Five patients with MDE had a second MRI examination 1.5 to 6 months later. Myocardial fibrosis mean difference between the second and first examination was −1.4 ± 1.7% (18.5 ± 11.2% vs. 17.0 ± 10.5%, respectively, p = NS by ttest). The repeatability coefficient was 3.4%, and MDE segment distribution, size, and shape of areas were identical in both examinations. All patients in the VT group had extensive MF (25.4 ± 9.8%) but no obstructive CAD by angiography (Fig. 7,Video 2[accompanying videos can be viewed with the online version of this article]).
This study is the first to quantify myocardial fibrosis in vivo by delayed enhanced MRI in patients with CHD. We demonstrate that the degree of MF increases progressively from the mildest to the most severe disease stages. Additionally, MF correlates inversely with LVEF and clinical status, which agrees with previous biopsy study, relating interstitial collagen deposition to LV dysfunction (5). The good correlation between the degree of MF by MDE and established prognostic factors in CHD supports the role of MRI-defined fibrosis as a marker of disease severity. Moreover, MRI provides evidence of myocardial involvement among seropositive patients without clinical symptoms or wall motion abnormality, which further supports the use of MRI-defined MF as a subclinical marker of disease severity.
The segmental MDE analysis indicates the LV apex and inferolateral regions as preferable sites for MF, in accordance with previous pathological studies (5–7,17). This distribution supports the concept that MF develops in regions of distal circulation due to T. cruzi-mediated microvascular disease, causing impaired perfusion to watershed myocardial territories (6,17).
Persistent MDE from repeated MRI studies accompanied by chronic elevation of biomarkers (18,19), myocardial perfusion abnormalities by scintigraphy, and normal coronary arteries by angiography (20) reflect the effect of continued myocyte loss with relentless replacement by MF as defined by previous pathological studies (6,17).
On the basis of the clinical profile of our study population (relatively young, low risk for CAD, no previous infarction or CAD), the high incidence of MF (84.6% [22 of 26], CHD group), and the atypical pattern of MF when compared with CAD (predominantly midwall and subepicardial and encompassing multiple coronary territories) we feel confident that the MDE regions documented in this study are caused by CHD and not by CAD. To further exclude CAD, all patients in the group with documented VT showed no obstructive CAD by angiography despite the presence of large areas of MF (25.4 ± 9.8%).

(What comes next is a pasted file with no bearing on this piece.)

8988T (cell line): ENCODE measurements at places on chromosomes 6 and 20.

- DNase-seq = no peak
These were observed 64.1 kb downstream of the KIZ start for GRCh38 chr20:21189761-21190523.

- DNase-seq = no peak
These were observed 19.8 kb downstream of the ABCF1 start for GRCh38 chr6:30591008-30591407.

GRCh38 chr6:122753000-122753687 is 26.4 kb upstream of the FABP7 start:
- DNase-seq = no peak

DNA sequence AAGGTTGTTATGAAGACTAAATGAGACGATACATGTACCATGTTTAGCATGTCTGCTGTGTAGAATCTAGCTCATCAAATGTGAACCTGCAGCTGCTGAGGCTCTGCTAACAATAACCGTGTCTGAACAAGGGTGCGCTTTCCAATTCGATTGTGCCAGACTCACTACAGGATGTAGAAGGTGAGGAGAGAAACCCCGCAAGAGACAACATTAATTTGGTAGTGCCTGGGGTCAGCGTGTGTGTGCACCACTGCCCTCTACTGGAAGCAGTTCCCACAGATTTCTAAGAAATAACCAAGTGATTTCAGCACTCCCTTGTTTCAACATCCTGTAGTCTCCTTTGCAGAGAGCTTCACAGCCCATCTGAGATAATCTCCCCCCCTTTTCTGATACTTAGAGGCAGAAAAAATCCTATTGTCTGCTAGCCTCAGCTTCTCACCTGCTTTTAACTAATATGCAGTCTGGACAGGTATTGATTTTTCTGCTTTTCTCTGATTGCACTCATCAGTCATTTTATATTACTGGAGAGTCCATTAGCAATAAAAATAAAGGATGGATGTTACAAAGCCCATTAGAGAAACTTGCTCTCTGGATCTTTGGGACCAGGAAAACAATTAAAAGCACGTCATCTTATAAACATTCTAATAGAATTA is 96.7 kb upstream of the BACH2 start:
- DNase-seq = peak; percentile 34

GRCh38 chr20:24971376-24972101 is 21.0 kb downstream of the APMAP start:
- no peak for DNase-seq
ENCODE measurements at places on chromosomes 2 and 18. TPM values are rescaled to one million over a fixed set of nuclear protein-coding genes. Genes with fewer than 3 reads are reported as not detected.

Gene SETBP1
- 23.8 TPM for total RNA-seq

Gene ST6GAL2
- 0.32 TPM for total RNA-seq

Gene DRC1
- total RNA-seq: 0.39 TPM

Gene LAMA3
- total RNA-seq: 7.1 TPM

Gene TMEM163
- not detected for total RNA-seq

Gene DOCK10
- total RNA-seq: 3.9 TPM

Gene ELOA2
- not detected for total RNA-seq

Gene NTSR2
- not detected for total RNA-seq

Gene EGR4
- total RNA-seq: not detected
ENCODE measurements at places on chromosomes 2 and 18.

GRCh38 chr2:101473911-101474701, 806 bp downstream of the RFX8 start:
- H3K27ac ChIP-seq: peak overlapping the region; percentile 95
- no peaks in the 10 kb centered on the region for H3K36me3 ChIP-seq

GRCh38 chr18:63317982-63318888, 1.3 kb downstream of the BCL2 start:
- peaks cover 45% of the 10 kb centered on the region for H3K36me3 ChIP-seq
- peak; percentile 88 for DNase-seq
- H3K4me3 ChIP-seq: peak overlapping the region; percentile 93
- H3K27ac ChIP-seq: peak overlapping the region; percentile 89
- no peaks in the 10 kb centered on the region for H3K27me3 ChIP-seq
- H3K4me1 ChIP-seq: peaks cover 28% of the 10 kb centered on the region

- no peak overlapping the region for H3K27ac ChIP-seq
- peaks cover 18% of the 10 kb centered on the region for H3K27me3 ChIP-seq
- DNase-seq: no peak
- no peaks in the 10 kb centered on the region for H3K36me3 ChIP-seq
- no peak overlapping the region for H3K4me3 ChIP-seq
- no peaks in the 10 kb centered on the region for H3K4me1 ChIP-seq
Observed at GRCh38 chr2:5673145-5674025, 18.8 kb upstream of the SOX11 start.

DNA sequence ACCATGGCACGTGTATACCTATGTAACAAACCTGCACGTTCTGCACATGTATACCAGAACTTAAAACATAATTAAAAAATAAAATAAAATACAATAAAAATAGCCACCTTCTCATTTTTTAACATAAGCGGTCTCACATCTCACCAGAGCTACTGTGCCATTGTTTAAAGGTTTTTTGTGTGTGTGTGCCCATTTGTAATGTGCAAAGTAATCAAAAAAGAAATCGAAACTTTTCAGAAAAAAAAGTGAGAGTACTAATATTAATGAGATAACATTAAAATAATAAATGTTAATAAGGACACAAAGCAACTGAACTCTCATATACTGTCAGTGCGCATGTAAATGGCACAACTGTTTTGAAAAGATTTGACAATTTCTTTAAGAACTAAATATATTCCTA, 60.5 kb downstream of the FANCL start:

Magnetic resonance imaging tissue characterization by MDE enables the quantification of MF, which adds important information on disease severity to the assessment of patients with CHD. These results also provide novel pathophysiologic insights into our current understanding of CHD, particularly into indeterminate phase and arrhythmias, which hopefully could be used to guide the future development of new therapeutic interventions designed to halt myocardial fibrosis early in the subclinical phases of the disease process.
For accompanying videos, please see the online version of this article.
Supplementary data associated with this article can be found, in the online version, at doi: 10.1016/j.jacc.2005.06.067.
Relationship of the extent of myocardial fibrosis and left ventricular function - Top row shows a patient with small area of myocardial fibrosis by MRI (left, 8.2% of LV mass) and preserved left ventricular function by cine MRI (right, LV ejection fraction of 65.5%). Bottom row shows a patient with large area of myocardial fibrosis by MRI (left,23.8% of LV mass) and severe LV dysfunction by cine MRI (right, LV ejection fraction of 19.2%).
Myocardial fibrosis in Chagas’ disease and normal coronary arteries by angiography. - Example of a VT group patient with myocardial fibrosis by MRI (bottom row, left and middle column) and normal coronary arteries by angiography (top row, left and middle column). Typically, we observed myocardial fibrosis on apical (LV long axis MDE) and inferolateral (LV short axis MDE) segments. Note also the apical aneurysm in the LV by ventriculogram (top row, right) and by cine-MRI (bottom row, right), a classical Chagas’ disease finding, the vorticilar aneurysm.
Supported by FAPESP (Fundação de Amparo ã Pesquisa do Estado de São Paulo) Grant 01/04358–0 and the Zerbini Foundation.
- Abbreviations and Acronyms
- coronary artery disease
- Chagas’ heart disease
- indeterminate phase group
- left ventricular
- left ventricular ejection fraction
- myocardial delayed enhancement
- myocardial fibrosis
- magnetic resonance imaging
- New York Heart Association
- ventricular tachycardia
- Received January 5, 2005.
- Revision received May 23, 2005.
- Accepted June 20, 2005.